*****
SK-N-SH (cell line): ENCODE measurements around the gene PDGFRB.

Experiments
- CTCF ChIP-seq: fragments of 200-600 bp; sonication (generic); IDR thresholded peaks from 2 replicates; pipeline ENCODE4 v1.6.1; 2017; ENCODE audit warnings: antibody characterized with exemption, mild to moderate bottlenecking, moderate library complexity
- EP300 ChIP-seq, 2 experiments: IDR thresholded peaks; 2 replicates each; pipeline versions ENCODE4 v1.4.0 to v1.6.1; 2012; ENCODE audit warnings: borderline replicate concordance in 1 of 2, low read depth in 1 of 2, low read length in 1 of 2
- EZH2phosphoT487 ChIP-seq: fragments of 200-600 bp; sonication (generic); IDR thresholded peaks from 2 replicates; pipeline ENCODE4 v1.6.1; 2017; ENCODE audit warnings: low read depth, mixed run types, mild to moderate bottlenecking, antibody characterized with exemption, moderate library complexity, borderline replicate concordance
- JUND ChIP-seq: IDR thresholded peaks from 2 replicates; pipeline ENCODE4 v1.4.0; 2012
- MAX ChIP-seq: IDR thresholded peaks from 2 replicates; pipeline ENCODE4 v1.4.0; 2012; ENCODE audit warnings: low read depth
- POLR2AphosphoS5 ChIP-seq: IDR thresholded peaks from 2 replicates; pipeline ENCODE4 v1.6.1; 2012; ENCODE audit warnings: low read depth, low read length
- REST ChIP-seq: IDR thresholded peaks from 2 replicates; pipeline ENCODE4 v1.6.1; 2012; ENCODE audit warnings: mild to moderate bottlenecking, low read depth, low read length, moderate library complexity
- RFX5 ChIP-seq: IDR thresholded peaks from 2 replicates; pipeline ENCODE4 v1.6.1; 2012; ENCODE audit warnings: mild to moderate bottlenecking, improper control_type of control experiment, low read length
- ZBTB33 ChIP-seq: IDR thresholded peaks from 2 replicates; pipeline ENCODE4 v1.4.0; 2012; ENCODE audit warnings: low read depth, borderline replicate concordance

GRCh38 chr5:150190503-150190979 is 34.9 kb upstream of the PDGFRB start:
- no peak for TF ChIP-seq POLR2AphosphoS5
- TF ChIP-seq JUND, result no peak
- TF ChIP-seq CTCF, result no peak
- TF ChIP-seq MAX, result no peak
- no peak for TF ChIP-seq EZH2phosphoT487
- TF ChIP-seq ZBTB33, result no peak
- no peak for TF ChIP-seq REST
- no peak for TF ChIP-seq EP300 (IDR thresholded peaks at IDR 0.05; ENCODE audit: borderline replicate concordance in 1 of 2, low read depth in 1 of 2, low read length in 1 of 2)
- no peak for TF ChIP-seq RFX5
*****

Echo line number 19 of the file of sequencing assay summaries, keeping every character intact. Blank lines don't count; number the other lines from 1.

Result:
- no peak for TF ChIP-seq REST